The popularity of goats on the homestead is soaring. Goat milk is the most consumed milk in the world, and dairy goat herds in the U.S. grew by 61 percent from 2007 to 2017.
But before you run out and get some goats, it is important to consider how youâ€™ll be using them on your farm. You need to keep them from turning into very expensive lawnmowers.
The most traditional uses for goats are as dairy animals and for meat.
If you milk your goats, you can turn your goat milk into much more than just cream and cheese. Goat milk is popular for making amazing soaps. Selling goat milk soap can allow small farms to bring in some added income.
You can also utilize their milk for caramels and sweets. You can also make yogurts and hard cheeses, as well as the most traditional goat milk cheese, chevre.
Goat meat is a staple of many peopleâ€™s diets around the world. It is a healthier alternative to other red meats.
But there is more to goats than milk and meat.
Milking goats, in particular, is not always sustainable. You have to factor in yearly breeding and plan for the future of your goat kids.
There are ways you can successfully utilize your goats without milking or butchering them, if those options are not working out for your homestead.
These days, goat yoga never fails to draw a crowd. It is popular and fun.
And one of the greatest benefits of hosting goat yoga is bringing a large group of people to your farm. They may also purchase other farm products and spread the word about your operation.
Goat yoga is easy to set up, requiring only a flat area for the yoga participants and some fencing to keep the goats close. If you have a large herd of goats, select a few of the most calm and least nibble-y ones to stay in with the yogis.
Ideally, use goat kids who will provide the most entertainment for your farm visitors. Many goat yoga sessions will focus on yoga for the first part of the visit, then provide special goat petting time after the exercise.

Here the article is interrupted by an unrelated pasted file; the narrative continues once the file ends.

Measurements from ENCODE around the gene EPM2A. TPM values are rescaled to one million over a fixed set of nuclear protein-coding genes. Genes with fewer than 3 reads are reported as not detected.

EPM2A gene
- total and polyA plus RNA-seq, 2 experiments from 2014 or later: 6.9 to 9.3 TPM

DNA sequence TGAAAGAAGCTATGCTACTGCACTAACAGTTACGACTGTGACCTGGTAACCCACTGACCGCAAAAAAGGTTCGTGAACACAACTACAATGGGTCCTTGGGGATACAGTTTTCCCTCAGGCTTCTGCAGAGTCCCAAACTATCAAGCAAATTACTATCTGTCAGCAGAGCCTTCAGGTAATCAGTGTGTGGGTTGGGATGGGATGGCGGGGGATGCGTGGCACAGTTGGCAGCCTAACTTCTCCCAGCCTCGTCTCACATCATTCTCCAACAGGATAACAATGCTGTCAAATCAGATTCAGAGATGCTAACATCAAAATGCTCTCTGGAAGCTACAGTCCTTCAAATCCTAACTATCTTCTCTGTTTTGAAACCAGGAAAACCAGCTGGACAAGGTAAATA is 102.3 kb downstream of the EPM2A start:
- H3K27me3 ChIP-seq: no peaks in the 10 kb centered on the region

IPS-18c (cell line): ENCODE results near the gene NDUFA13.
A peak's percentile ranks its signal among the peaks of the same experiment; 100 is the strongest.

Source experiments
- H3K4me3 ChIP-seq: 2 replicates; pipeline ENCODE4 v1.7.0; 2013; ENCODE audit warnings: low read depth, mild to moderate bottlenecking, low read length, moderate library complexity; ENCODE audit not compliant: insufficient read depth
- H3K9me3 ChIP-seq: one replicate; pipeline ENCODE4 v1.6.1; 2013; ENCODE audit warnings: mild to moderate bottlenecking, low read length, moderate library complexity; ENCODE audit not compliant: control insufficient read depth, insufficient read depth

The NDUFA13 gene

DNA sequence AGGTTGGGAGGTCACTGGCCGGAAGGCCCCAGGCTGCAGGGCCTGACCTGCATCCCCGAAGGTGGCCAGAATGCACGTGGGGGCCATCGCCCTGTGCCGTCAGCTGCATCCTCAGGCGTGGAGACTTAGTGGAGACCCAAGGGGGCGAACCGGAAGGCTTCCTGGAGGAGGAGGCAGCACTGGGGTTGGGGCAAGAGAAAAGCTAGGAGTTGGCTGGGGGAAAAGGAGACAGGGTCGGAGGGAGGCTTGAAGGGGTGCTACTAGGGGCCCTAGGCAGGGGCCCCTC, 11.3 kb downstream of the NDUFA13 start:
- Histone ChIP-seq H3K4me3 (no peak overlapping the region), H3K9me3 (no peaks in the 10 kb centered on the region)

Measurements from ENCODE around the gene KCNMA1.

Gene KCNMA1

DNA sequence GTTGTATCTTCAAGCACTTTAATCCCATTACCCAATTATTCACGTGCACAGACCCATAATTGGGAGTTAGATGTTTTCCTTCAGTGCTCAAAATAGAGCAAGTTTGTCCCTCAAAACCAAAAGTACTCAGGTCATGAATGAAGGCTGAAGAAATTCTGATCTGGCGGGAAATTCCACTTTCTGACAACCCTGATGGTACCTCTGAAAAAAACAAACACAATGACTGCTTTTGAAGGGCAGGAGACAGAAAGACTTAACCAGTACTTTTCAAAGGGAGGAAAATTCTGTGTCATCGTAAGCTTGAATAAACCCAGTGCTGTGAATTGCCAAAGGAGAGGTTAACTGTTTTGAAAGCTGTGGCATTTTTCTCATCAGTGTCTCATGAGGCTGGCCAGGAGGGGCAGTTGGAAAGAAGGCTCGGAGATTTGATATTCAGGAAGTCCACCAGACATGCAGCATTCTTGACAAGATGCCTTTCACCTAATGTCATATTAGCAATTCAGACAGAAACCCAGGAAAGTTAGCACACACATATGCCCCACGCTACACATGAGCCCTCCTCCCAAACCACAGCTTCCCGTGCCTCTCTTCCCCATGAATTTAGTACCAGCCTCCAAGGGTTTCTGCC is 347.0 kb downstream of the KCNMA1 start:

With very little effort (and no effort at all on the part of your goats) you can turn your farm into a destination for excited yogis.
Goats have a reputation for eating anything and everything they can. While this is not strictly true, they will eagerly gobble up many things other animals would leave behind.
Goats love dried brush, brambles and even poison ivy. They can be utilized on your farm in place of long hours weed whacking and brush clearing, or they can be rented out to eager neighbors.
Offering your goatsâ€™ services for brush clearing does require some investment. You need to be able to transport your goats and you need good fencing for them.
But most goat land-clearing services are able to charge a premium and get the job done quickly. And, even if you donâ€™t market your goatsâ€™ appetites for your farmâ€™s benefits, you can just use them around your own property and save yourself backache and time.
Milk and meat may be the first products you think of, but many goats are raised, like sheep, for their fiber.
Angora and Cashmere goats have prized fiber coats that can be sheared once or twice a year and turned into the materials used to make warm, soft clothing.
Both fibers are highly valued, and a small herd of fiber goats can help a farm turn a profit. You do not have to butcher your goats and you donâ€™t have to worry about having all does or yearly kidding as you do with dairy goats.
Goats have a variety of other uses for the small farmer.
They are wonderful companion animals to larger livestock and are a common sight at racetracks where they help keep high-strung racehorses calm. Their antics provide endless amusement, and this factor alone can make them good farm helpers.
Before your buy your goats, think about what youâ€™re going to do with them. Remember that dairy goats require yearly breeding, and a dairy herd will always be expanding.
Think about getting smaller goats that might be ideal for goat yoga at your farm, utilizing them for brush clearing or getting fiber goats (which can also be milked). This can make your goat adventures profitable as well as enjoyable.